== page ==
What Is Slow Food > Slow Food USA Blog
Posted on Thu, December 27, 2007 by Jerusha Klemperer
Many of you probably carry your Seafood Watch cards in your wallet, for those moments at the fish market or in a restaurant when you're unsure what's sustainable.
For those of you without a card or without a wallet, let's say, here comes fishphone.org. Text 30644 with the message FISH and then a variety of fish, e.g.: "salmon." Fishphone will text you back immediately with a complete explanation of the fish and its warning level. It will even make suggestions for a more sustainable choice.
It's a smart little tool–for those of you with fast thumbs and a desire to go paperless, it might be your new best friend.
Posted on Mon, September 24, 2007 by Jerusha Klemperer
Any regular frequenter of restaurants knows that the fish we eat are subject to trends. For stretches of time certain fish will be "go-to" foods, and then suddenly they're gone, replaced by something else. One day "Chilean Sea Bass" (actually Patagonian Toothfish, a less sexy name) started appearing on menus. And less than 10 years later, many chefs banded together to take it OFF their menus since it had been overfished, practically into extinction.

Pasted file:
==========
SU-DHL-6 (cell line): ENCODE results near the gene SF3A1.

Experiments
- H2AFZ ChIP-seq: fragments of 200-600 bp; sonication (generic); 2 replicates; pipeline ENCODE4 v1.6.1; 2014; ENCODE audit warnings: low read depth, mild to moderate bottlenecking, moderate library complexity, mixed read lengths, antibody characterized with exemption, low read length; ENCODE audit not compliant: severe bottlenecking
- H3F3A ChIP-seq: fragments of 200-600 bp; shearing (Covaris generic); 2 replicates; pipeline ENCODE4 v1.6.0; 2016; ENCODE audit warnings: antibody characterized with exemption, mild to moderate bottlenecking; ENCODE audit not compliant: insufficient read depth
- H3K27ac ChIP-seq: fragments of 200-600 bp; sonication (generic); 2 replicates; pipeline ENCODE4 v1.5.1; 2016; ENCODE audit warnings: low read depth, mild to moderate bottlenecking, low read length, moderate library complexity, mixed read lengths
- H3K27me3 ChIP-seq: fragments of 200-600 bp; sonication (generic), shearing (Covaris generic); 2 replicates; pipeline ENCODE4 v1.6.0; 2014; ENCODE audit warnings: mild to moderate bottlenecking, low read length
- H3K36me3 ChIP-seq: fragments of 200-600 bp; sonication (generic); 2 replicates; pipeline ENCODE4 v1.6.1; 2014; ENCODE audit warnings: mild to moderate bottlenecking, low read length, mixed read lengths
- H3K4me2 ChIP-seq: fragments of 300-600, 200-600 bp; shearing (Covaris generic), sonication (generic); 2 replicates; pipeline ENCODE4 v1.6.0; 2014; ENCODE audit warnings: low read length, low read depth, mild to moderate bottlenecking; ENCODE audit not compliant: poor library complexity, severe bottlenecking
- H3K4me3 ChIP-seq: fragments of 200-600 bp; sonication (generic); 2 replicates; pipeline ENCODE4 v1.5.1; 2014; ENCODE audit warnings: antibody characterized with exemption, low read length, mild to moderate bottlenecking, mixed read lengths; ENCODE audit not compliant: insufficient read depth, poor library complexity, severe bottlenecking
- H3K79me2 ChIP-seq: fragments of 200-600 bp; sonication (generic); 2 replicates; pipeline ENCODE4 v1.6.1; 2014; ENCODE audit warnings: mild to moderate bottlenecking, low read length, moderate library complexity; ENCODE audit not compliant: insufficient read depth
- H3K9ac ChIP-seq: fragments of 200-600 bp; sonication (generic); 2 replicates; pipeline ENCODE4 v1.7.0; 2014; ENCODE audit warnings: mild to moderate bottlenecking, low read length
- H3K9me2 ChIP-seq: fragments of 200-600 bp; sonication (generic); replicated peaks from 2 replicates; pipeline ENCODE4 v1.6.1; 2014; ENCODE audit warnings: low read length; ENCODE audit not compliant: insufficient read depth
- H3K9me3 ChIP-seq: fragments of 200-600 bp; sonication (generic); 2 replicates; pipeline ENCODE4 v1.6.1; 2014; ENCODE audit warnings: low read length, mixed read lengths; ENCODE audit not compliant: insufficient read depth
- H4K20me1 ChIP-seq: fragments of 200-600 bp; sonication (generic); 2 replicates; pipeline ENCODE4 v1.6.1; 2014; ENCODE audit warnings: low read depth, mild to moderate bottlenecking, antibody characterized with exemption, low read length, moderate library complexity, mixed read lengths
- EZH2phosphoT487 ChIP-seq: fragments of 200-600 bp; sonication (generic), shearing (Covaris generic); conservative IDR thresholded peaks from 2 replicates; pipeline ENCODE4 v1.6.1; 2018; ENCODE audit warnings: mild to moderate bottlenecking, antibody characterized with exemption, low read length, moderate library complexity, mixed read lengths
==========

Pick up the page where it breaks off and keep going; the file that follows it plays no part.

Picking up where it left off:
Once upon a time, people ubiquitously ate canned sardines. By the 1950's, they had been replaced by canned tuna. What ever happened to sardines?
In his article in the Atlantic Monthly, Slow Food advisory board member Corby Kummer goes in search of fresh sardines, and does taste tests of canned ones. He explores the demise of sardine populations and the resulting shuttering of cannery row in Monterey.
The article is interesting on many fronts. As we study and fret about the collapse of bee populations, maybe there is a lesson here in population ebbs and flows? Also good for chefs to think about reintroducing sardines onto menus–the populations are healthy again, and need not only be used as food for larger fish, such as tuna. Kummer argues for their health benefits, sustainability, and ultimately, deliciousness. A perfect slow food…
Slow Food International also runs a publishing company, Slow Food Editore, which specializes in tourism, food and wine. The library now contains about 40 titles and houses Slow, the award-winning quarterly herald of taste and culture, available in five languages: Italian, English, French, German and Spanish.